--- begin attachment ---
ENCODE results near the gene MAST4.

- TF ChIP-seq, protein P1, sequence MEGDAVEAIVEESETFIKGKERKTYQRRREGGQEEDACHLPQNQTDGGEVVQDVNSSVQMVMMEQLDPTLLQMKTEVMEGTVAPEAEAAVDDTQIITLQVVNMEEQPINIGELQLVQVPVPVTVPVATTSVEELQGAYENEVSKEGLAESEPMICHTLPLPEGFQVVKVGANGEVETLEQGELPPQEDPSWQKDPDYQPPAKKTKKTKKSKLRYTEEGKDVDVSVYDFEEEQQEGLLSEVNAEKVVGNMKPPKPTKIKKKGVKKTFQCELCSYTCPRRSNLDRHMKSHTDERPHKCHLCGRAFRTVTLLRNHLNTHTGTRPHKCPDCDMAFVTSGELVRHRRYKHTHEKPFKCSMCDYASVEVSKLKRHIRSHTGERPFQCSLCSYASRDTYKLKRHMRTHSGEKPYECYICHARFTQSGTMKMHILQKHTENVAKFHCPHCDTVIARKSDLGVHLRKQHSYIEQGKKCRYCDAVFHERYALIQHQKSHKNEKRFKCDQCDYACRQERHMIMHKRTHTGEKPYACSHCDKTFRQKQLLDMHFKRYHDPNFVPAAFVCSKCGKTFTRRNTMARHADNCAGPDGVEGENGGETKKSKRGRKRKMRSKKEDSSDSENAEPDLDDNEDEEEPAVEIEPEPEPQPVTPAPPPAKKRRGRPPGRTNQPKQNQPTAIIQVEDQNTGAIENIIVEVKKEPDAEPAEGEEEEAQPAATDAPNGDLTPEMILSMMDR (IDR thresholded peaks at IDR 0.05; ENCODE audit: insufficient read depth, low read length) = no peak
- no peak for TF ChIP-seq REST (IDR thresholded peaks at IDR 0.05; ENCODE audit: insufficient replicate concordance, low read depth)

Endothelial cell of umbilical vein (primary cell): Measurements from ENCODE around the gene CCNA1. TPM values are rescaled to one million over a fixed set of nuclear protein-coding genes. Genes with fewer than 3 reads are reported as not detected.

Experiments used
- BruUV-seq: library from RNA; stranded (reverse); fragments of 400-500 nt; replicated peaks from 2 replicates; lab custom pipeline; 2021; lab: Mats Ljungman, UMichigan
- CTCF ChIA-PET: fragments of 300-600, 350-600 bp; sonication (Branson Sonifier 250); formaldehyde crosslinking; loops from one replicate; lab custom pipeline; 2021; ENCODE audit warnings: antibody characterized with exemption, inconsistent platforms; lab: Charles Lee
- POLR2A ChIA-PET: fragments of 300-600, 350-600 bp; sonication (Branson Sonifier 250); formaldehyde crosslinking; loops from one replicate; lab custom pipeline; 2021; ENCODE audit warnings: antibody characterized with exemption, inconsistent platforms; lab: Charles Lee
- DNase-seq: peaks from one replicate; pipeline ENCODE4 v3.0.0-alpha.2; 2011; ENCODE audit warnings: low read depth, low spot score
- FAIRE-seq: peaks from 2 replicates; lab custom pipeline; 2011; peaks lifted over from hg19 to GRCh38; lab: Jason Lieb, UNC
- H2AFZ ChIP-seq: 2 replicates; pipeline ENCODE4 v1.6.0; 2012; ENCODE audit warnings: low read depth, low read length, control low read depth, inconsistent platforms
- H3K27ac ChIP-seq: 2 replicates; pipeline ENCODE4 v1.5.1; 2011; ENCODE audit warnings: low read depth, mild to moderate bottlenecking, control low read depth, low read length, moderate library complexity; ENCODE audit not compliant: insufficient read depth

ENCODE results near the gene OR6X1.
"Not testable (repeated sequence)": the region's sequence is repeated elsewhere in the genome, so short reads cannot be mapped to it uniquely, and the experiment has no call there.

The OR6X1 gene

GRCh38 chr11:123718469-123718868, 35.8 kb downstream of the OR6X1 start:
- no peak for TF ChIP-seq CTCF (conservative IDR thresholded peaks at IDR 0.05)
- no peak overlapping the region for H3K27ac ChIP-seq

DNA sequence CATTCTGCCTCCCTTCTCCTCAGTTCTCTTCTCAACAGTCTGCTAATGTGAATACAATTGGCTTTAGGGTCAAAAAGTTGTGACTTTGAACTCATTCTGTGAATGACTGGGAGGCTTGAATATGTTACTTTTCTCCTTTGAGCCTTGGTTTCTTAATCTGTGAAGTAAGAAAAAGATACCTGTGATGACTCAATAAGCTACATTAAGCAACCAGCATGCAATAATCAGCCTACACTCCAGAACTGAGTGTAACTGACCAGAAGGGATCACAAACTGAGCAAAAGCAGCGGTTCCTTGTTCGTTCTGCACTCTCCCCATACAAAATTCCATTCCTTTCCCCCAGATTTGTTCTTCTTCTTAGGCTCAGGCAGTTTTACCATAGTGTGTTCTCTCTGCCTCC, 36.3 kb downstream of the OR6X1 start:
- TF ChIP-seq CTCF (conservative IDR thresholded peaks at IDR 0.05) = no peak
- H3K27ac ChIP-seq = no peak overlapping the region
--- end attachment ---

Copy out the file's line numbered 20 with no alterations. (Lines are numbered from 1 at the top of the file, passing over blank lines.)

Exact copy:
- TF ChIP-seq CTCF (conservative IDR thresholded peaks at IDR 0.05) = no peak